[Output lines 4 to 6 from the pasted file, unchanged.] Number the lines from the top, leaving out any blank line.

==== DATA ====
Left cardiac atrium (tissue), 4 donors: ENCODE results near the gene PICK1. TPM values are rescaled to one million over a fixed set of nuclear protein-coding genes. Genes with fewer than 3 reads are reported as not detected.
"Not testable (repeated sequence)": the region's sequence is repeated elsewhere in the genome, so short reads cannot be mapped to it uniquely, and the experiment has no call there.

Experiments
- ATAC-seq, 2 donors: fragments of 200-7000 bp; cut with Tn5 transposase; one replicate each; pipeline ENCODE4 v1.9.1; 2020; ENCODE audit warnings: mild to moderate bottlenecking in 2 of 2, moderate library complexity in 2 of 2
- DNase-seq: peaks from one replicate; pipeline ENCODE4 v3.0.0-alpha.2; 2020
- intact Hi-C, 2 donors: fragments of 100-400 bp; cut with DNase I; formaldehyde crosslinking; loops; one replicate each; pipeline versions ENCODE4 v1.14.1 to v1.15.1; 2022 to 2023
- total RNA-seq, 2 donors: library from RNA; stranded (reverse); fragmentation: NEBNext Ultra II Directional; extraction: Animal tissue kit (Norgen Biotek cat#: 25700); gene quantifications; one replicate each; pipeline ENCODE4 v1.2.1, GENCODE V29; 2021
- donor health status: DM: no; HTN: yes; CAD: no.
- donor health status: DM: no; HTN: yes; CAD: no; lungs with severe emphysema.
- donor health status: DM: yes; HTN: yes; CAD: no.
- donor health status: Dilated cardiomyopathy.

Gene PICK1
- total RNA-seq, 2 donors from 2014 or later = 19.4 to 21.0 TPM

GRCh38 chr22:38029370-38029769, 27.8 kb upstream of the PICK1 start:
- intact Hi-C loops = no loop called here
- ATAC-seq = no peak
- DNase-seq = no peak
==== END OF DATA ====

- ATAC-seq, 2 donors: fragments of 200-7000 bp; cut with Tn5 transposase; one replicate each; pipeline ENCODE4 v1.9.1; 2020; ENCODE audit warnings: mild to moderate bottlenecking in 2 of 2, moderate library complexity in 2 of 2
- DNase-seq: peaks from one replicate; pipeline ENCODE4 v3.0.0-alpha.2; 2020
- intact Hi-C, 2 donors: fragments of 100-400 bp; cut with DNase I; formaldehyde crosslinking; loops; one replicate each; pipeline versions ENCODE4 v1.14.1 to v1.15.1; 2022 to 2023